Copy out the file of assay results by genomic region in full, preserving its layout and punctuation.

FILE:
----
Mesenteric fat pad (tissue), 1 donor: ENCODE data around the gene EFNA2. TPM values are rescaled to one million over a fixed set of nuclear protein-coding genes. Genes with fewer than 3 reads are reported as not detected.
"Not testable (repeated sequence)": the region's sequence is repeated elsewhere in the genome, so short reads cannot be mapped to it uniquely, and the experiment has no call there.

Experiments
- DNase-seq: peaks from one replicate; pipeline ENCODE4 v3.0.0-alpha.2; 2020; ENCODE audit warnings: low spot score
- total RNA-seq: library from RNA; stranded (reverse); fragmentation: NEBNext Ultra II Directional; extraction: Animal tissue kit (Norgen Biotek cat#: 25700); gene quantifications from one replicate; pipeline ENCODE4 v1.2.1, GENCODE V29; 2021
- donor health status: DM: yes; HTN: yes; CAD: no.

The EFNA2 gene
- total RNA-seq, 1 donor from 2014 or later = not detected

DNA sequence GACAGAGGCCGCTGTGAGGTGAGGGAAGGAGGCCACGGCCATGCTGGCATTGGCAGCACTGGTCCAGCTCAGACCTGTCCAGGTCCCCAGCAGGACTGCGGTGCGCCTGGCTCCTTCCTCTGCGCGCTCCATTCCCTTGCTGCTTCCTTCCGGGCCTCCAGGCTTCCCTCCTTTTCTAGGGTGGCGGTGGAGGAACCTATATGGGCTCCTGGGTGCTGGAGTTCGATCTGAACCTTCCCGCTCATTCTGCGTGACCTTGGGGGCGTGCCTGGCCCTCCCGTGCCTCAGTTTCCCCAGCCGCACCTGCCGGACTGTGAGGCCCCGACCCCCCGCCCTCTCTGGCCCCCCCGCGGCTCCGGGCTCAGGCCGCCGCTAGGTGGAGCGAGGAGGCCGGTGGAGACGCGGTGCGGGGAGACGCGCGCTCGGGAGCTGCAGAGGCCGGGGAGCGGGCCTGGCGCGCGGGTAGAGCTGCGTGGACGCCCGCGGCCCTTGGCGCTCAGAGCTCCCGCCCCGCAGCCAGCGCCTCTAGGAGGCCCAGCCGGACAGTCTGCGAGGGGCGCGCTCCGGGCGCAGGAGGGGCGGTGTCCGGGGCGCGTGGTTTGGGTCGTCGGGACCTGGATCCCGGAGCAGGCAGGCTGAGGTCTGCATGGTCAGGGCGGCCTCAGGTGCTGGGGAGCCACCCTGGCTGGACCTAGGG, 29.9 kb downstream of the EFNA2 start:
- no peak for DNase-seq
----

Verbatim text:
Mesenteric fat pad (tissue), 1 donor: ENCODE data around the gene EFNA2. TPM values are rescaled to one million over a fixed set of nuclear protein-coding genes. Genes with fewer than 3 reads are reported as not detected.
"Not testable (repeated sequence)": the region's sequence is repeated elsewhere in the genome, so short reads cannot be mapped to it uniquely, and the experiment has no call there.

Experiments
- DNase-seq: peaks from one replicate; pipeline ENCODE4 v3.0.0-alpha.2; 2020; ENCODE audit warnings: low spot score
- total RNA-seq: library from RNA; stranded (reverse); fragmentation: NEBNext Ultra II Directional; extraction: Animal tissue kit (Norgen Biotek cat#: 25700); gene quantifications from one replicate; pipeline ENCODE4 v1.2.1, GENCODE V29; 2021
- donor health status: DM: yes; HTN: yes; CAD: no.

The EFNA2 gene
- total RNA-seq, 1 donor from 2014 or later = not detected

DNA sequence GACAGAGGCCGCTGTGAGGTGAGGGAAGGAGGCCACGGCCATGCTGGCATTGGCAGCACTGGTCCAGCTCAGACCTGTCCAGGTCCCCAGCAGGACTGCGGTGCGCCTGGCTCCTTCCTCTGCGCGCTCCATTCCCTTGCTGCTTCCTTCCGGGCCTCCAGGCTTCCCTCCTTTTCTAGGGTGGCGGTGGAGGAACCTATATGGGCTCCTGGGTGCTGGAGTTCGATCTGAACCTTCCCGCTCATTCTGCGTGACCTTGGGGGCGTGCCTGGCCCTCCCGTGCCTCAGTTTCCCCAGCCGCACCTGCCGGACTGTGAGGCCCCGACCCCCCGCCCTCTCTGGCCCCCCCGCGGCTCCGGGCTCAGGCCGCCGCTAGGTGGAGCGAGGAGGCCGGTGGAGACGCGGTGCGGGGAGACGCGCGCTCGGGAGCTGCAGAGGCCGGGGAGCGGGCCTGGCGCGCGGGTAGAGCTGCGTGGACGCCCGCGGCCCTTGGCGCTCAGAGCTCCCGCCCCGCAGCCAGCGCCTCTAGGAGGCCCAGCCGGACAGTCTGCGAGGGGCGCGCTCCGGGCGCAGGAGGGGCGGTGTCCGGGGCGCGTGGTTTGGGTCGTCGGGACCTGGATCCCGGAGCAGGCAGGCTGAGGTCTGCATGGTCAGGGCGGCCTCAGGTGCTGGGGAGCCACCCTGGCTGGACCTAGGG, 29.9 kb downstream of the EFNA2 start:
- no peak for DNase-seq